ear trauma

ear trauma

Acoustic trauma, see there.
McGraw-Hill Concise Dictionary of Modern Medicine. © 2002 by The McGraw-Hill Companies, Inc.
References in periodicals archive ?
Less common types of ear trauma are these caused by blast injury.
This type of damage is induced by a variety of reasons such as inner ear trauma, ischemia, ototoxic drugs, noise exposure, inflammation, viral infections, genetic deficits, autoimmunologic reaction, and aging.
None of the patients had described ear trauma, previous ear surgery, or any disease related to the middle ear or mastoid bone.
Subjects were excluded if they had a history of diabetes, stroke, hypertension, ear disease, exposure to noise and ototoxic drugs, ear infection, ear trauma or ear surgery.
When the World Spins Out of Control" is very highly recommended for both community and academic library Health/Medicine reference collections and should be considered a critically important read for anyone suffering from inner ear trauma. For personal reading lists it should be noted that "Vertigo!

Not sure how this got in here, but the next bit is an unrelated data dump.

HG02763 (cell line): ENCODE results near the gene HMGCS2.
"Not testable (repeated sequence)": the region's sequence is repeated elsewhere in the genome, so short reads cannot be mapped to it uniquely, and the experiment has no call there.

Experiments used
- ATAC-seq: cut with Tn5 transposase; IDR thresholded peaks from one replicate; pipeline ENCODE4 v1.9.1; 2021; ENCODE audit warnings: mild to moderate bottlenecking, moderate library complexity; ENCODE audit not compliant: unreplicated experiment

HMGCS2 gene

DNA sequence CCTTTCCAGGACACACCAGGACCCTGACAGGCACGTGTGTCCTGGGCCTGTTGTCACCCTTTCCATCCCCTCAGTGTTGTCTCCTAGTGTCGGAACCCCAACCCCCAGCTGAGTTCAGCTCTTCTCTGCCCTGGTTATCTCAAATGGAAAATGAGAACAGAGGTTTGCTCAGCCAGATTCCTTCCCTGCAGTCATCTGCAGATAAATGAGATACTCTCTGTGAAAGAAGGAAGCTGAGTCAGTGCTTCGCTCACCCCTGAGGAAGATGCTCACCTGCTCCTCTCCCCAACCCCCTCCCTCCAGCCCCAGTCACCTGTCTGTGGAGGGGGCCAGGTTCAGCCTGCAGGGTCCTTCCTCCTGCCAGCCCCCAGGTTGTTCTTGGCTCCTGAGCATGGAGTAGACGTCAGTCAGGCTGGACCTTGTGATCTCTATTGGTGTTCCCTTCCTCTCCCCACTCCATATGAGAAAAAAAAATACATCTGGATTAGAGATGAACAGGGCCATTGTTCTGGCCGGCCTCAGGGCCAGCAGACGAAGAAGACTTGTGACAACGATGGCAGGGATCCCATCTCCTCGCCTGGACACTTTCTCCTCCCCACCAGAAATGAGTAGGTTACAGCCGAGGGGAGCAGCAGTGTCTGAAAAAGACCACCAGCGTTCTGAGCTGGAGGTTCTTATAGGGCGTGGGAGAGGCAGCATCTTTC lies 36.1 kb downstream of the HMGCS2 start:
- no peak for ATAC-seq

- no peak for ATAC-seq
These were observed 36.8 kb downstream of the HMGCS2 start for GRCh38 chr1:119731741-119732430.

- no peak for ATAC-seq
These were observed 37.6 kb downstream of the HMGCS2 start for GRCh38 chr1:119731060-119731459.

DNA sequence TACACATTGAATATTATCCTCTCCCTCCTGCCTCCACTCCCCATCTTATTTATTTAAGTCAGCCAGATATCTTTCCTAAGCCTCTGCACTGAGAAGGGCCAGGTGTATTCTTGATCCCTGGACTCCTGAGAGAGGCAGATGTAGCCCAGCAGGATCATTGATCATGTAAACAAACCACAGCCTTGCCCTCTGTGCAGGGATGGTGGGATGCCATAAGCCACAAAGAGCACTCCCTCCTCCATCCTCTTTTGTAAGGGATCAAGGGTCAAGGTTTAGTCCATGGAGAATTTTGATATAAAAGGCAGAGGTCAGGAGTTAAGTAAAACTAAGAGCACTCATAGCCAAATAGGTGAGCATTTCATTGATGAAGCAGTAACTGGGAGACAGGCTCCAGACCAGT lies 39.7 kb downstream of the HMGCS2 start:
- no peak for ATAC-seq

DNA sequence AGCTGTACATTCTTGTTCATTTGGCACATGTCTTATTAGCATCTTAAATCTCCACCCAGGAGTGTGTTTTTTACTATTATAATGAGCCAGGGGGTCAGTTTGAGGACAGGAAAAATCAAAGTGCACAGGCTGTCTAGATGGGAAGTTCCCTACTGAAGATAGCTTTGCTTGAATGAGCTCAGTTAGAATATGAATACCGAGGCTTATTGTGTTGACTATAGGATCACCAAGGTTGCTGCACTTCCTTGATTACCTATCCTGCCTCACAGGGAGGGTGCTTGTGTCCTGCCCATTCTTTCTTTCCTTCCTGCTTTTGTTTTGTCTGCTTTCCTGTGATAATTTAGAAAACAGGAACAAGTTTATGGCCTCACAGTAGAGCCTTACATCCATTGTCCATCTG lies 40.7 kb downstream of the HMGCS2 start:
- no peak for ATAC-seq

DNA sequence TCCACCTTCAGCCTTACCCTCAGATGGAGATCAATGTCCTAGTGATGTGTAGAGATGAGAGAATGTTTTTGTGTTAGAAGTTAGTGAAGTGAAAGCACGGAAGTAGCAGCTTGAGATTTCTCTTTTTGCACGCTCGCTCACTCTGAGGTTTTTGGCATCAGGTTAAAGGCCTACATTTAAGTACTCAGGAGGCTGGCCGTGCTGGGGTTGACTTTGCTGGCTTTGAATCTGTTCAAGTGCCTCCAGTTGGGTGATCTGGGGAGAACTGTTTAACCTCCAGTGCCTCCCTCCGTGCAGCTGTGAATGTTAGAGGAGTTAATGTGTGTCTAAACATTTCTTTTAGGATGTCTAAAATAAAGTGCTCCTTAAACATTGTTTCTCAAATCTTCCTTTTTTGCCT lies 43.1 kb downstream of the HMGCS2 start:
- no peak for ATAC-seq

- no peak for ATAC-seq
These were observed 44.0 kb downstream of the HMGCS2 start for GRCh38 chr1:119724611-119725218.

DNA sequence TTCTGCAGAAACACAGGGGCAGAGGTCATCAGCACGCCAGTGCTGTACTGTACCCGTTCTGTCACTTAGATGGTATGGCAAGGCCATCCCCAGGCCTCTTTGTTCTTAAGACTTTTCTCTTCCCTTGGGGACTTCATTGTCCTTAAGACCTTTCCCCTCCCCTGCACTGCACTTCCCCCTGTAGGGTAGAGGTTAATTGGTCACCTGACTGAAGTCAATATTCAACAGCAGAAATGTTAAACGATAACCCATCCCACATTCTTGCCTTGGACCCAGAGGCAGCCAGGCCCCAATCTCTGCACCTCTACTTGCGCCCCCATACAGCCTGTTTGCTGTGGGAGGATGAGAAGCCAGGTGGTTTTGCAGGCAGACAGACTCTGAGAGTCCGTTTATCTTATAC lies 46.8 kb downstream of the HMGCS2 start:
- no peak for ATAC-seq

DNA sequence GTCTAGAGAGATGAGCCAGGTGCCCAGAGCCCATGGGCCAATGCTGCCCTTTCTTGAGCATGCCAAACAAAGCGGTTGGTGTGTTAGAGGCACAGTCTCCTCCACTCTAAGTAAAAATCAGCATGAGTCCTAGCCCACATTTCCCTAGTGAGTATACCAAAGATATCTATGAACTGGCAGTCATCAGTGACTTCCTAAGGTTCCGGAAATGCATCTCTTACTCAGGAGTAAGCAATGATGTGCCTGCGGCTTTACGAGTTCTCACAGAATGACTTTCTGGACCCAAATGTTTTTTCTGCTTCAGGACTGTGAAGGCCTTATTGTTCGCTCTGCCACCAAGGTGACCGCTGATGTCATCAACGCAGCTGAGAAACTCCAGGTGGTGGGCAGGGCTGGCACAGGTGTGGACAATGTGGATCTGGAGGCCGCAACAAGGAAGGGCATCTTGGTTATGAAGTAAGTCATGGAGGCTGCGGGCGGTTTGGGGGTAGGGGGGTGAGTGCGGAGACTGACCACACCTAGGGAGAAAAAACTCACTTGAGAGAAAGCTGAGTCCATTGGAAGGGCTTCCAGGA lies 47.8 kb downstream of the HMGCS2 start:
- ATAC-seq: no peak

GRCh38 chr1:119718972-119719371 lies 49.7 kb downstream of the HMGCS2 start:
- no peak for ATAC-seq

Results: Tympanic membrane damage is the most common otological injury observed among cases of ear trauma.
Mansour is suffering from severe illness and since many years due to the physical assault and torture in Israeli investigation centers where he spent more than 8 months; he had an ear trauma due to the constant beating targeting that area, an injury in his arm and a brain tumor which caused him a coma many times.
An international group of plastic and other surgeons addresses fundamentals, upper and lower facial lacerations, acute ear trauma, acute burns, frostbite, pressure sores, and scars; reconstructive surgery for the skin, head and neck, breast and trunk, and upper and lower extremities; and aesthetic surgery for the skin, scalp, brow and periorbital area, face, nose, breast, weight loss, and body contouring.
The ENT doc determined that he had only suffered minor ear trauma, and she felt the brain coverings were intact, especially since no fracture was seen on any of the studies.
Recurrent pulmonary infections, gastrointestinal effects of trauma and contaminated food, hematuria, musculoskeletal injuries, and head and ear trauma are common.
Ear trauma. From the text book of Scott Brown's Otolaryngology.